For many years, alone with his editor while already in his 50s, and with one junior reporter when he was pushing 70, Fred C. Espinoza filled the pages of the business section with his somber pieces on investment climates, emerging markets, and business developments.


By Kevin A. Lagunda and Karlon N. Rama

AVID readers of Sun.Star’s business section from 1982 up to the year 2001 could not have missed Fred C. Espinoza’s bylines and articles. His name and stories came out day in and day out, like clockwork.

“You could rely on him because he was seldom absent from work and never ran out of stories. News sources used to call him and give him leads,” recalls Marites Villamor-Ilano editor of the paper’s business section from 1992 to 1997.

“He was the one who showed me around. He brought me to the Department of Trade and Industry, and introduced me to the chamber presidents,” adds Cherry Ann T. Lim, who took over the page until she became managing editor of the entire paper in 2005, four years after Pops had retired at 73. “At that time I took over, it was the height of the Asian Financial Crisis.”

Pops wrote 30 at a local hospital, Sunday, April 28, 2019, following confinement for a pulmonary-related ailment. He was laid to rest at the Queen City Memorial Gardens on May 5.

The veteran journalist, husband, and father of 11, was 91 and had spent the last 17 years in quiet retirement.

For many years, alone with his editor, and with one junior reporter sometime thereafter, “Pops” — the newsroom’s term of endearment for FCE — filled the pages of the business section with his somber pieces on investment climates, emerging markets, and business developments, all written in a language readers could understand.

FCE wrote with a tone that showed his many years in journalism.

“The common feeling was that ‘the stakes are simply too high’, taking into account their children’s future; that they could no longer afford to remain passive,” he once wrote, reporting a meeting of doctors concerned about fellows leaving the practice to work as nurses in the US.

Simple, elegant, and somber writing of a story so easy to sensationalize into lazy drivel: ‘doctors leaving patients to die in pursuit of higher-paying jobs as nurses abroad.’

In many ways, the writing mirrored the man: always neatly-dressed in pressed collared shirts, slacks, and leather shoes, with his signature beret and man-bag. All in perfect contrast to the rough-and-tumble ways of younger, more rash counterparts.

Retired

“After leaving Sun.Star, Daddy stayed in Cebu,” says eldest daughter Emerita “Emy” Fumagalli. “He kept himself occupied by playing chess. He taught his grandchildren how to play and then played with them after school and during the weekends.”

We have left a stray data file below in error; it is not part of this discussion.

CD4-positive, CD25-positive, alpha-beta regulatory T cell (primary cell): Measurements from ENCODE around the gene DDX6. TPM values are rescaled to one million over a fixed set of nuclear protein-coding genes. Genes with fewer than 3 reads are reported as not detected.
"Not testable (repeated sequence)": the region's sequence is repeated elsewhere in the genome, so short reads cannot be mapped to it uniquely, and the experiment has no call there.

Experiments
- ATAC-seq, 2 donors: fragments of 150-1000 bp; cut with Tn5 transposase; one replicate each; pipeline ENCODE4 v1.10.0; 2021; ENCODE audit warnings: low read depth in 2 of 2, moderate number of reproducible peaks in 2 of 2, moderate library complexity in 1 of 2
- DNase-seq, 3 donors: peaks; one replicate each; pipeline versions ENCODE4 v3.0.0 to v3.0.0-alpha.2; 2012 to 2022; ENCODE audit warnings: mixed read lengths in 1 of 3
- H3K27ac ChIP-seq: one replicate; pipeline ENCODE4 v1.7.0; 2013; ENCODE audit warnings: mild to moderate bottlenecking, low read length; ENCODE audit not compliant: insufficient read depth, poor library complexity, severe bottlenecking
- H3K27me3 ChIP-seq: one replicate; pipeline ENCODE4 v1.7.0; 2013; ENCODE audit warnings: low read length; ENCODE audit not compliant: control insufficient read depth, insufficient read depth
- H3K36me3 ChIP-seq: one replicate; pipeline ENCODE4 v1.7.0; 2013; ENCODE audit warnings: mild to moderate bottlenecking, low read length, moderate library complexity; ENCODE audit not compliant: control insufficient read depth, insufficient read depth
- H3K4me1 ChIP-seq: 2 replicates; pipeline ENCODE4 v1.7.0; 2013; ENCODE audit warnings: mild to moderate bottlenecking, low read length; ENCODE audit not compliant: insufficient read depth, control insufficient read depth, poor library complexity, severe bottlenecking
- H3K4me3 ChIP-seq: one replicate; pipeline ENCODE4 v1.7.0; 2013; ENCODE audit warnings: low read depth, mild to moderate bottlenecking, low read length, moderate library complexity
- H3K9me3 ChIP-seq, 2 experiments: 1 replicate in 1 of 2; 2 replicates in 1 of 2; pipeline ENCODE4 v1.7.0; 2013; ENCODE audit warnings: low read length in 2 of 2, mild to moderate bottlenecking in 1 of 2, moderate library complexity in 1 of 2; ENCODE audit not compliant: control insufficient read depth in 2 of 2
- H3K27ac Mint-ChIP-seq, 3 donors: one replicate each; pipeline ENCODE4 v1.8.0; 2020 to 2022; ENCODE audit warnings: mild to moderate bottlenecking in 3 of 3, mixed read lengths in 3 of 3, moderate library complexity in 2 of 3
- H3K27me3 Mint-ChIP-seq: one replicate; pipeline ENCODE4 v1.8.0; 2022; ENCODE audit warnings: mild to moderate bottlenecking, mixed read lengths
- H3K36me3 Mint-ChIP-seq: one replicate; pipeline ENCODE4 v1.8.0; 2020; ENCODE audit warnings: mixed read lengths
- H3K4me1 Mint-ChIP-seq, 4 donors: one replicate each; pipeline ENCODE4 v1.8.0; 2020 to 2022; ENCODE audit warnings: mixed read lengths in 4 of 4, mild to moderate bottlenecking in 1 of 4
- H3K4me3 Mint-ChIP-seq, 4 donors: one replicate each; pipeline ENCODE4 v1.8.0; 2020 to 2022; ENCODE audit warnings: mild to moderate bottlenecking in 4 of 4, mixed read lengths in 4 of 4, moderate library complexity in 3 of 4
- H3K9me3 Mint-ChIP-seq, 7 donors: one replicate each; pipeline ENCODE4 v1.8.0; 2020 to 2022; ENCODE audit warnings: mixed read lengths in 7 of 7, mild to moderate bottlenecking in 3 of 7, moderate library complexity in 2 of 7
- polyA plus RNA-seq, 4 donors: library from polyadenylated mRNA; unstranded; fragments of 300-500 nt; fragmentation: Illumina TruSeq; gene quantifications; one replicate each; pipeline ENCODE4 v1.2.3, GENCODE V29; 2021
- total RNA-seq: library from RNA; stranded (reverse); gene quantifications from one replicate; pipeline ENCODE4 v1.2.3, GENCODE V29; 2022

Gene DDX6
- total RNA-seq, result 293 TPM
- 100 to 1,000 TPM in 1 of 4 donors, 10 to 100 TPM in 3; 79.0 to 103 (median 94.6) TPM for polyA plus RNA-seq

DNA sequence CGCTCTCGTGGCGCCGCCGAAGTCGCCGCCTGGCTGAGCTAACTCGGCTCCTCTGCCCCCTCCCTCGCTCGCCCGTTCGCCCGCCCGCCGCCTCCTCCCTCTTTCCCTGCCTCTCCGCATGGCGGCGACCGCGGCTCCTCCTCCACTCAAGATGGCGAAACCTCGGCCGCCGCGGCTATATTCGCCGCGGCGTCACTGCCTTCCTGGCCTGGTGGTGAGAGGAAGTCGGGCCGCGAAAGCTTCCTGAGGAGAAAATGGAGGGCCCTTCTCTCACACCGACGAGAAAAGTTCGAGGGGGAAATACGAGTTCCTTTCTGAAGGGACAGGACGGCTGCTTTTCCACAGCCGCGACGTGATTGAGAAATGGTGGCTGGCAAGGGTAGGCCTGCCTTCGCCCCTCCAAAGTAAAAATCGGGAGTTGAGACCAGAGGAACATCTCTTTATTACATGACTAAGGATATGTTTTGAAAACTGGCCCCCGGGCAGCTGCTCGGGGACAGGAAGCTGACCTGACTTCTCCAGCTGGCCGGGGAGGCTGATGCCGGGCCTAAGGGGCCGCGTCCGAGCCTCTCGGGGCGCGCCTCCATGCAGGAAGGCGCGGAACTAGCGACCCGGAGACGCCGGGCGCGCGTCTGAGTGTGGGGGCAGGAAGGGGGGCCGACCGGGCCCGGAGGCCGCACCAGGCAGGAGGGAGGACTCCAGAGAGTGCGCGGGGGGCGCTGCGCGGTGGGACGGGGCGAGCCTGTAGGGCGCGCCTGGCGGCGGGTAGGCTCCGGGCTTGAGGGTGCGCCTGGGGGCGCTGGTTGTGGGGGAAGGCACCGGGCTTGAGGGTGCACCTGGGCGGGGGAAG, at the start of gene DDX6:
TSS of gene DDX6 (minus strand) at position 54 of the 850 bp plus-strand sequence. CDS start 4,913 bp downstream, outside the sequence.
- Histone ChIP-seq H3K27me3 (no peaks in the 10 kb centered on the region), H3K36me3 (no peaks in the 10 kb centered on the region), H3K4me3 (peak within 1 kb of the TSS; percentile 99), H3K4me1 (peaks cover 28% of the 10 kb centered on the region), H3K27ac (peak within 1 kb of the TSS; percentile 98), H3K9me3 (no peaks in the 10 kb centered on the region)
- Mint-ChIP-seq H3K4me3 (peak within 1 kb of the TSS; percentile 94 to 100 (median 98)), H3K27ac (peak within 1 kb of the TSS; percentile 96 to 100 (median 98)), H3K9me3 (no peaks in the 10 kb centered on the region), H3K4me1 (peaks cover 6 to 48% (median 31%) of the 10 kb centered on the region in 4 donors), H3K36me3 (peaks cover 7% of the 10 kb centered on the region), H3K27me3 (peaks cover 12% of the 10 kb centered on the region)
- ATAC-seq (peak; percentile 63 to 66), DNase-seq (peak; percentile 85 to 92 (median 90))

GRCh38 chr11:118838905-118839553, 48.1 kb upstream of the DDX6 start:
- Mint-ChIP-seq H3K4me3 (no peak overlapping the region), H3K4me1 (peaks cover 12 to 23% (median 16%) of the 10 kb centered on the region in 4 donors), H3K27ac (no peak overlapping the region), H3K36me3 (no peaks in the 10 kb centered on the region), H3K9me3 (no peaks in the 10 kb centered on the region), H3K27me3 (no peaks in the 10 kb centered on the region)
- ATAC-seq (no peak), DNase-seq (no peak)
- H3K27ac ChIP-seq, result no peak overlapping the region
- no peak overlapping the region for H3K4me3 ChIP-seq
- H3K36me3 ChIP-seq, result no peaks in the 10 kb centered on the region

He spent most of his time with his grandchildren. And if they weren’t around, he’d sneak off — beret, man-bag, and all — to a local mall to play chess and then come home with groceries, a nod to the earlier years of him always coming home from work with a pack of hot bread.

Years later, when the grandchildren all went off to college and Pops was considerably slower on his feet, he moved in with one of his children in Tanjay, Negros Oriental.

“We’d visit regularly, all of us together in the same place. That was when he was most happy, when we’re all together in the same place,” Emy says.

“Daddy was such a patient and courageous man. He had a big heart and was such a hero to the family,” another daughter, Milagros “Chuchi” Tfesemalli, joins in.


In many ways, the writing — simple, elegant, somber — mirrored the man: always neatly-dressed in pressed collared shirts, slacks, and leather shoes, with his signature beret and man-bag. All in perfect contrast to the rough-and-tumble ways of younger, more rash counterparts.


“He was fatherly,” reflects Ilano, who worked with Pops from the time she joined paper in 1992 until 1997.

Pops was a Sun.Star pioneer but didn’t start out as a journalist. He was into advertising and worked at the J. Walter Thompson Advertising Agency in Manila as a young man.

His first venture in journalism came later and in the broadcast industry. He worked at radio dyHF in Iloilo City and then managed radios dyVL and dyMF in Tacloban city, where he was also a newscaster.

When he returned to Cebu, Emy said her father freelanced for the Philippine News Agency and the Visayas Observer and was looking forward to retirement when, in 1981, personal tragedy struck — the death of his wife.

“It was very difficult for us when mommy died. Daddy felt lost and, for a short while, he wasn’t really motivated to doing anything. But he had to support all of us, so he went back to work,” Emy remembers.

Work meant joining Sun.Star, then newly-founded, in 1982.